Fox News - The U.S. Food and Drug Administration is allowing doctors to use extra doses found in vials of Pfizer’s coronavirus vaccine, which means the U.S. has more vaccines than previously believed.
On Wednesday, an FDA spokesperson told Fox News that a single vial could contain up to seven doses. It was previously announced that a single vial held only five doses.
Previously, some pharmacists threw away any leftover vaccine in the vials because guidance on what to do with any overfill wasn’t clear, according to a report from Politico.
The FDA spokesperson said that the agency knows of the overfill issue and is "working with Pfizer to determine the best path forward."
"At this time, given the public health emergency, FDA is advising that it is acceptable to use every full dose obtainable (the sixth, or possibly even a seventh) from each vial, pending resolution of the issue," the spokesperson said.
"However, since the vials are preservative-free, it is critical to note that any further remaining product that does not constitute a full dose should not be pooled from multiple vials to create one," the spokesperson added.
According to Politico, the use of overfill from the vaccine vials means the U.S.’s supply could increase by up to 40%. That means the initial 2.9 million doses that were delivered across the U.S. this week could end up being closer to 4 million doses.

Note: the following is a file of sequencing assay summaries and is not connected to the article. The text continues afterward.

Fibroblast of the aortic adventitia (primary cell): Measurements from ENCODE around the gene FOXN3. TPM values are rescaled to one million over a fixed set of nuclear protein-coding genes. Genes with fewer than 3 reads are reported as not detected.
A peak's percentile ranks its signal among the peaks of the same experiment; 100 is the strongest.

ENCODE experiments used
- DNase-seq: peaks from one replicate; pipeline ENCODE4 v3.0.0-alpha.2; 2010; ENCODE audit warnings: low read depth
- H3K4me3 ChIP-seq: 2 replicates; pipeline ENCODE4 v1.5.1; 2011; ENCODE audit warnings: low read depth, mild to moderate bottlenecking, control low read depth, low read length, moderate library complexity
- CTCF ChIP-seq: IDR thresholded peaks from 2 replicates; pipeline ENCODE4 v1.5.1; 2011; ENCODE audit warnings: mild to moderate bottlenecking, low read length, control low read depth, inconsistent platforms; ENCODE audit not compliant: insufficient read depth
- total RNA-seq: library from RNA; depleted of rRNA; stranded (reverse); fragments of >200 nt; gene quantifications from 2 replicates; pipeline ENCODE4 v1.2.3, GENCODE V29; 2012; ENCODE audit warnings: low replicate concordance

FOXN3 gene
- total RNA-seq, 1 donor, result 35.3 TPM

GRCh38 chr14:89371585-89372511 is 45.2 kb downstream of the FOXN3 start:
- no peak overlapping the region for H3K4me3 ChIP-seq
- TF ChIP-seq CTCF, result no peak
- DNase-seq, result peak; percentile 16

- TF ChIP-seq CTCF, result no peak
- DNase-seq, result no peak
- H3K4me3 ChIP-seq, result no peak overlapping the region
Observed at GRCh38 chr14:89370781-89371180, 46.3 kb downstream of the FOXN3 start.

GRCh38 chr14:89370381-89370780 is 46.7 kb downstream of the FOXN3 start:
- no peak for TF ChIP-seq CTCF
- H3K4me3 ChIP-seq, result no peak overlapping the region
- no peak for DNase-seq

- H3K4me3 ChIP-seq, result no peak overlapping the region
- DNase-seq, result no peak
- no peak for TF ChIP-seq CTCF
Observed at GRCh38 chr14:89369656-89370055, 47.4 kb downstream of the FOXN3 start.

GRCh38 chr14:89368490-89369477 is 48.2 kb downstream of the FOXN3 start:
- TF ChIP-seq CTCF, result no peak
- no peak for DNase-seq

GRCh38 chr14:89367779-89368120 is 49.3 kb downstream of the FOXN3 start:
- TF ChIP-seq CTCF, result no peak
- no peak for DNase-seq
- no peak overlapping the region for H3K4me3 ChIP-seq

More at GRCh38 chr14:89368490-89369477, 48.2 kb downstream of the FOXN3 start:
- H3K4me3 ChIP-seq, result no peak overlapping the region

The issue of overfilled vaccines was also addressed on Monday at a press conference by Memorial Healthcare System in Broward County, Fla.
Though Memorial Healthcare System was given 19,500 doses, Dr. Dorinda Segovia, Memorial Healthcare System’s vice president of Pharmacy Services, said there were probably more than that.
"Every vaccine comes with an overfill and we are allowed to use the overfill," she said at the time. "And we have calculated that we can actually vaccinate seven patients per vial because of the overfill in the vial."
Pfizer did not immediately return Fox News’ request for comment. However, a spokesperson told Politico that the amount of leftover vaccine varies based on the types of needles and syringes that are used.
"At this time, we cannot provide a recommendation on the use of the remaining amount of vaccine from each vial," the spokesperson reportedly said. "Vaccinators need to consult their institution’s policies for the use of multidose vials."